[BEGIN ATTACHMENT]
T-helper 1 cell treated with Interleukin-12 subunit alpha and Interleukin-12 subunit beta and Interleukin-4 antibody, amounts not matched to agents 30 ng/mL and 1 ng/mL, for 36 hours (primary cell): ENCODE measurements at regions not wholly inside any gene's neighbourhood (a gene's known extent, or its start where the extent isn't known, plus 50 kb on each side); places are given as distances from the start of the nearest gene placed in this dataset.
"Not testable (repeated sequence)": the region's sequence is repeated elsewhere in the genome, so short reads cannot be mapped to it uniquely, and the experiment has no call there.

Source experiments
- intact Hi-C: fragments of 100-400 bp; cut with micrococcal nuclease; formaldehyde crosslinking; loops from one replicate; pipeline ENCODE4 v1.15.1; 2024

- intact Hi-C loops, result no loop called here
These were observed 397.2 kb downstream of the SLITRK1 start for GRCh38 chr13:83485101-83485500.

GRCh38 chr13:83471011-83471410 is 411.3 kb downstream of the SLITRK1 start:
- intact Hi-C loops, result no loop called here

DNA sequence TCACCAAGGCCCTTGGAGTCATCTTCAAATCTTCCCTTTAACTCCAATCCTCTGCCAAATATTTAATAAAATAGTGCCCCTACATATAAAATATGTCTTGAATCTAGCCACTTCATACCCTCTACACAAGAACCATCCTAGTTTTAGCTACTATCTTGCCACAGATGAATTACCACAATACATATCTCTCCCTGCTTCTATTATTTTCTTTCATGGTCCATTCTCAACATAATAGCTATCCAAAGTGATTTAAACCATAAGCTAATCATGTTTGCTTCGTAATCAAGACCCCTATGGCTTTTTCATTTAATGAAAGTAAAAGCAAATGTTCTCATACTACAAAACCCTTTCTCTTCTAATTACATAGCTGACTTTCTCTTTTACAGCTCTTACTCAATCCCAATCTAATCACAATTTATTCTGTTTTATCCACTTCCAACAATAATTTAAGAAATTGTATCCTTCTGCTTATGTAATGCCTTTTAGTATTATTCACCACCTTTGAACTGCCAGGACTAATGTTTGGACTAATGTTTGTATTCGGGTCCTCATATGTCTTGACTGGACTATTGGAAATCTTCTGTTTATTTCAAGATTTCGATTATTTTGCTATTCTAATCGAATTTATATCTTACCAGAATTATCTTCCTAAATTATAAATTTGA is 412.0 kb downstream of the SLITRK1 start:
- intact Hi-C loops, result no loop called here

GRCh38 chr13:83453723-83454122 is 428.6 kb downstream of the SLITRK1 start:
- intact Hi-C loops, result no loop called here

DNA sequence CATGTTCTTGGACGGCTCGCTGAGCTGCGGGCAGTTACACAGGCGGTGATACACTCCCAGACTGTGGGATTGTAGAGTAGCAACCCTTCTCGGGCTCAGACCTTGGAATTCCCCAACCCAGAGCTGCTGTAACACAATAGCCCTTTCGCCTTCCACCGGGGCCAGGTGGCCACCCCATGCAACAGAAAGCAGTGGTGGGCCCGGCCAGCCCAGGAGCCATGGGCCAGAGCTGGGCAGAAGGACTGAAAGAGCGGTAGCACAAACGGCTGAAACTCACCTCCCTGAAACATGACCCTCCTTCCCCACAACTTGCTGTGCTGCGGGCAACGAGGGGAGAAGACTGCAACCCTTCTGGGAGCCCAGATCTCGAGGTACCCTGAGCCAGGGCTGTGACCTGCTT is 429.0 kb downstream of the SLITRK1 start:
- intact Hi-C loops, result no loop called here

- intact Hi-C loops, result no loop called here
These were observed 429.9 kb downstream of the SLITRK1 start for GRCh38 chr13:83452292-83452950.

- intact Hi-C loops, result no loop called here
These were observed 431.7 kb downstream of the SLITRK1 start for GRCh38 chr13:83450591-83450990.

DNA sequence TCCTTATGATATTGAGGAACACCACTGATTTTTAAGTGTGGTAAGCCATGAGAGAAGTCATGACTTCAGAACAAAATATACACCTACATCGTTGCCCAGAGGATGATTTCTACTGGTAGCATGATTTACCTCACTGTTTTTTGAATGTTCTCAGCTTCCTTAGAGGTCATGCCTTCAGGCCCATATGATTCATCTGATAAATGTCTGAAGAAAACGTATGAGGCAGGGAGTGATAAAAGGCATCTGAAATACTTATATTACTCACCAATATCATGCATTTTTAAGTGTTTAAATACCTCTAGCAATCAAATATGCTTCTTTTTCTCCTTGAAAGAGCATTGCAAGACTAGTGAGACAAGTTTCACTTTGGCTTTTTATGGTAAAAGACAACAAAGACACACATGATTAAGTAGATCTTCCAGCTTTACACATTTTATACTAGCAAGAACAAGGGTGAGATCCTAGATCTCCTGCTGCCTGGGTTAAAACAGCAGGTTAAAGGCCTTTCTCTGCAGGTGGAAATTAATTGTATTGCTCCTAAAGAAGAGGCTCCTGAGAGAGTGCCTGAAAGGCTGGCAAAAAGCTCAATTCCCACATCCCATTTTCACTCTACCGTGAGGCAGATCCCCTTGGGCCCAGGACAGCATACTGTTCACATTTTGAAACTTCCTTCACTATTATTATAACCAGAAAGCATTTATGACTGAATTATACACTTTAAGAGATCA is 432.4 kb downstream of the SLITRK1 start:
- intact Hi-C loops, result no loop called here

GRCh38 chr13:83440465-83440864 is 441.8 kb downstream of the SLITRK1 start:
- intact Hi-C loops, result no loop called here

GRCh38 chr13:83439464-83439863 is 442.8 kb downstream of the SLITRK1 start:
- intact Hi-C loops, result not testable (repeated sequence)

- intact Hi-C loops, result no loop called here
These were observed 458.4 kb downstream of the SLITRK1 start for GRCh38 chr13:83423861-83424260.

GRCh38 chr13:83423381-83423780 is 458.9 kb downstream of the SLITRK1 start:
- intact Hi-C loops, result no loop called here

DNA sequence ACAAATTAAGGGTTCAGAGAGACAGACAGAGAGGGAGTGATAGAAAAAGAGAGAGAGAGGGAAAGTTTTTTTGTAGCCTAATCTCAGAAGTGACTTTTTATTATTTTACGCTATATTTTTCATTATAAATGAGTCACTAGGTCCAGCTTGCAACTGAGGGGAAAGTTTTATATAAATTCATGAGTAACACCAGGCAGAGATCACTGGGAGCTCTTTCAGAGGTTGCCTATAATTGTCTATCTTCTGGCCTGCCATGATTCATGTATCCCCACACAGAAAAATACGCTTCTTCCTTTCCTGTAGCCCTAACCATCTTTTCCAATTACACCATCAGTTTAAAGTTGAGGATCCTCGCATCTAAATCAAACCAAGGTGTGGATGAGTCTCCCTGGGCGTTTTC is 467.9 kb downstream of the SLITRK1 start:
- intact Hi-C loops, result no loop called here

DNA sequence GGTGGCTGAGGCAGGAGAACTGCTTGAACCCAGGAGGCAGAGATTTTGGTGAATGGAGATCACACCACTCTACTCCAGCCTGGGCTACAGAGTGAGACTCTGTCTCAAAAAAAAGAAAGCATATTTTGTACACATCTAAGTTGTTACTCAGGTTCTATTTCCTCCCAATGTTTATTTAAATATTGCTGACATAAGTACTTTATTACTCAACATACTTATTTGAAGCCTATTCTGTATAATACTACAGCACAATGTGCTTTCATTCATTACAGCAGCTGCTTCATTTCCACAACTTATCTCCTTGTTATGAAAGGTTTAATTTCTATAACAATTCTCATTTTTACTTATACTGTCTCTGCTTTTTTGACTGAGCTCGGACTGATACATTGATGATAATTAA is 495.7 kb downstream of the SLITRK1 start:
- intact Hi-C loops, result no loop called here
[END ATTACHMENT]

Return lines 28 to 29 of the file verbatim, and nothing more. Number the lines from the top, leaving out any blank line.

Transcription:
- intact Hi-C loops, result no loop called here

DNA sequence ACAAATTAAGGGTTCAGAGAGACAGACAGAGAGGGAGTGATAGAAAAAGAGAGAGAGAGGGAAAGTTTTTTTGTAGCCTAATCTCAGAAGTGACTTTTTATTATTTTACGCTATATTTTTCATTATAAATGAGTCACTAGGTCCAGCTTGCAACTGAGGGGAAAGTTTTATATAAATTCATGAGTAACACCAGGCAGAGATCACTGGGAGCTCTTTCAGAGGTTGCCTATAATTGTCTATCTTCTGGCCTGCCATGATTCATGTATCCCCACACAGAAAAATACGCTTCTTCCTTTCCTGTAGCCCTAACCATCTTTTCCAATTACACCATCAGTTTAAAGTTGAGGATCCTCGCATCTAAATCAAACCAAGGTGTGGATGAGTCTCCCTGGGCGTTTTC is 467.9 kb downstream of the SLITRK1 start: